By Jared S. Hopkins
More patients are turning to mail or courier to get their prescription drugs during coronavirus lockdowns, a shift from the traditional visit with a pharmacist that is expected to endure after the pandemic subsides.
While waiting out California's stay-at-home order in March on his brother's house boat near San Francisco, Rich Goldman exhausted his supply of cholesterol and blood-pressure drugs. So he found an online pharmacy that would ship the drugs to him.
"I didn't want to venture out if I could avoid it," said Mr. Goldman, a 60-year-old marketing employee. He said the pharmacy, Genius Rx, sent his prescriptions within several days.
During the last week of March, mail-order prescriptions grew 21% from the previous year to bring their share of the prescription drug market to 5.8%, the highest share in at least two years, according to data from SunTrust Robinson Humphrey analyst Gregg Gilbert.
Drugmaker Eli Lilly & Co., which sees about one-quarter of its U.S. business ship by mail, said more of its products have been processed that way during the pandemic. Pfizer Inc. said that for patients in its assistance program, it is sending more medicines directly and extending shipments from 30-day to 60-day supplies.
"It's clear that the old model from three months ago probably won't simply resume," said Stephen Eckel, an associate dean at the University of North Carolina Eshelman School of Pharmacy.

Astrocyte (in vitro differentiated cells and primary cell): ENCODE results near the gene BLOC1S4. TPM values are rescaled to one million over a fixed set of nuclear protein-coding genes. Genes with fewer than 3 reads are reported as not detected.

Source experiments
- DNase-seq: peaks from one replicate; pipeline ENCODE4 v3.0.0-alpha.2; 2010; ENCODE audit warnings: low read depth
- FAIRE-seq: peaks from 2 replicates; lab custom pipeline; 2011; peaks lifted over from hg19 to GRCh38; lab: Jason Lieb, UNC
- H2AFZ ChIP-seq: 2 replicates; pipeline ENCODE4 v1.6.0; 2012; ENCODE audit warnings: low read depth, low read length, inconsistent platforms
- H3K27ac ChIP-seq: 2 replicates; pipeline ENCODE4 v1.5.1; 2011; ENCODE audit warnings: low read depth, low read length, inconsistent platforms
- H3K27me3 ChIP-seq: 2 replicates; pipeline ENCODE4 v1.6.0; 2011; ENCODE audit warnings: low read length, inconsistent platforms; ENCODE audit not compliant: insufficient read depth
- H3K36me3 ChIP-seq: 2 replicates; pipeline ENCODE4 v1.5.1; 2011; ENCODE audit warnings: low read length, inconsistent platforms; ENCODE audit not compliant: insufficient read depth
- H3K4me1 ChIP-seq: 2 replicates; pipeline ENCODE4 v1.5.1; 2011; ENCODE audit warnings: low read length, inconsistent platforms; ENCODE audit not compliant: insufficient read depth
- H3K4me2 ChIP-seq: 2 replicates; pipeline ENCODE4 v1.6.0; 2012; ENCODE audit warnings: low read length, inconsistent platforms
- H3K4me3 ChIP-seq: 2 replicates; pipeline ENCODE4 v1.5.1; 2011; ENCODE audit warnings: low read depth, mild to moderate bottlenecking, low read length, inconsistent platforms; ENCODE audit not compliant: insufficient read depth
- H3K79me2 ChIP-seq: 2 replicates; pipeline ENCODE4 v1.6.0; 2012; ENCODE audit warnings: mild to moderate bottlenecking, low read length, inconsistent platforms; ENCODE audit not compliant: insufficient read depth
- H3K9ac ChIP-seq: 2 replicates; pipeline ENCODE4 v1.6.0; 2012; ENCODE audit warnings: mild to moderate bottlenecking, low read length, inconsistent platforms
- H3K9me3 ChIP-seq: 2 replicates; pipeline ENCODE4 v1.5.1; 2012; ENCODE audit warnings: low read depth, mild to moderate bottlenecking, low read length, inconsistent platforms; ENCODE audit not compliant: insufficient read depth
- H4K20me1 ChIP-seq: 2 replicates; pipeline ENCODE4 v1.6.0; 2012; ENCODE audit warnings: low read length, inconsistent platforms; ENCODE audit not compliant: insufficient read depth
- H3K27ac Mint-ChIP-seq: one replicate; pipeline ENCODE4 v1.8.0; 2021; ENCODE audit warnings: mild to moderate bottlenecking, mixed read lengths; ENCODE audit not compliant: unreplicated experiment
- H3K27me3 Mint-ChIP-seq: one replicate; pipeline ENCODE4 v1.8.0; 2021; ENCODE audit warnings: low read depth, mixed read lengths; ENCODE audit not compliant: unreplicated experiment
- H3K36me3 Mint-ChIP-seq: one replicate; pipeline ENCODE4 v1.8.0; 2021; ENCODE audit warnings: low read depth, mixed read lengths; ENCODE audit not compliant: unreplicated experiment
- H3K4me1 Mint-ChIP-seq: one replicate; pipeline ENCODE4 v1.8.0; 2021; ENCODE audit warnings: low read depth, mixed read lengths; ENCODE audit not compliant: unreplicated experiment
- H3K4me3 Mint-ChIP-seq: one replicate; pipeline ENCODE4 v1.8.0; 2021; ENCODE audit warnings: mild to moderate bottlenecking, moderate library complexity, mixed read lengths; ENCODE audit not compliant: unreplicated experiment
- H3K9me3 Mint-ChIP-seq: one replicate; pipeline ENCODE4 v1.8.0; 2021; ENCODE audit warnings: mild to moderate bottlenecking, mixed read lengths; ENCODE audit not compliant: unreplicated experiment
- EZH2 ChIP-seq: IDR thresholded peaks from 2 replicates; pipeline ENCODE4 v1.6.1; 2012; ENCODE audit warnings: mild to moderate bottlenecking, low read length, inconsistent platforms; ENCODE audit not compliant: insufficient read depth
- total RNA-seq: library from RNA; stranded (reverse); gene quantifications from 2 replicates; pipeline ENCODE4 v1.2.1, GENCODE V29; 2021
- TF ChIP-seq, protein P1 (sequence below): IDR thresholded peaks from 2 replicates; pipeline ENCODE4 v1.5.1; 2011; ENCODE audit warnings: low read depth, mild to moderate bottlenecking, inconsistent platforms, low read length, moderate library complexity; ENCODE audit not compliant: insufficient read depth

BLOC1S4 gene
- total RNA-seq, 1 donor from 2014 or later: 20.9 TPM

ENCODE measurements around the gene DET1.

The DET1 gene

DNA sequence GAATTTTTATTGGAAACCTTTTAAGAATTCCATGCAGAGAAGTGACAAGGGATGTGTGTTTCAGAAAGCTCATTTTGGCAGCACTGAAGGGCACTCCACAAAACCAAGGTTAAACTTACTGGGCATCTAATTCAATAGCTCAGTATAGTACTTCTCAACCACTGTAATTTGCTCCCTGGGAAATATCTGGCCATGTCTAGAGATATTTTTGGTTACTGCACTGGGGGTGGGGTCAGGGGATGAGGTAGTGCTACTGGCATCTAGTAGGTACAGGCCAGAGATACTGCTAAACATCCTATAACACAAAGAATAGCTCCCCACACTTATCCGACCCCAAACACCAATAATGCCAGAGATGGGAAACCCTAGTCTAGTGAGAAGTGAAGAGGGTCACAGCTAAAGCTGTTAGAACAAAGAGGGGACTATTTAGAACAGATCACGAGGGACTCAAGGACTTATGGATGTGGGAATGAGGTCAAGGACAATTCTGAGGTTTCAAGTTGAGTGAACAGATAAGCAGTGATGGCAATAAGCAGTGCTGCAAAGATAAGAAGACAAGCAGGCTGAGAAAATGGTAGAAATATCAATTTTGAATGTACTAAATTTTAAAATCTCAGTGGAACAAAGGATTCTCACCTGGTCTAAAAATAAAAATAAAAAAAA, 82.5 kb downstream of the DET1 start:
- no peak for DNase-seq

The increase in mailed prescription drugs is among several changes sweeping through medicine as a result of the coronavirus pandemic, including expanded use of virtual doctor visits. Experts predict many of the changes will become permanent, reshaping care.
Filling prescriptions in person won't disappear, industry experts said. A trip to the pharmacy has been a staple for decades, and many patients with several prescriptions prefer to rely on their neighborhood pharmacist. Whenever the pandemic ends, a significant number of customers are expected to return to stores.
Visits to the pharmacy account for the bulk of the 3.8 billion prescriptions filled each year in the U.S. Prescription-drug sales at pharmacies totaled $336 billion in 2018, according to the most recent data from health-research firm Iqvia Holdings Inc.
Yet the longtime practice has been ripe for a makeover, just like the one retail has experienced. Younger patients, with fewer prescriptions and accustomed to ordering online, are likely to embrace the change and stick with it, industry experts said. Increased use of mail-order pharmacies could spell trouble for independent bricks-and-mortar drugstores, they said.
Locally owned pharmacies have already been struggling to compete against national chains, a situation made worse as some health plans and drug-benefit managers steer patients to large mail-order pharmacies.
To compete, many local pharmacies have ramped up their own mail-order and home-delivery services during the pandemic, said Douglas Hoey, Chief Executive Officer of the National Community Pharmacists Association, a trade group. He said many patients prefer interacting with pharmacists and worry about their medicines arriving on time.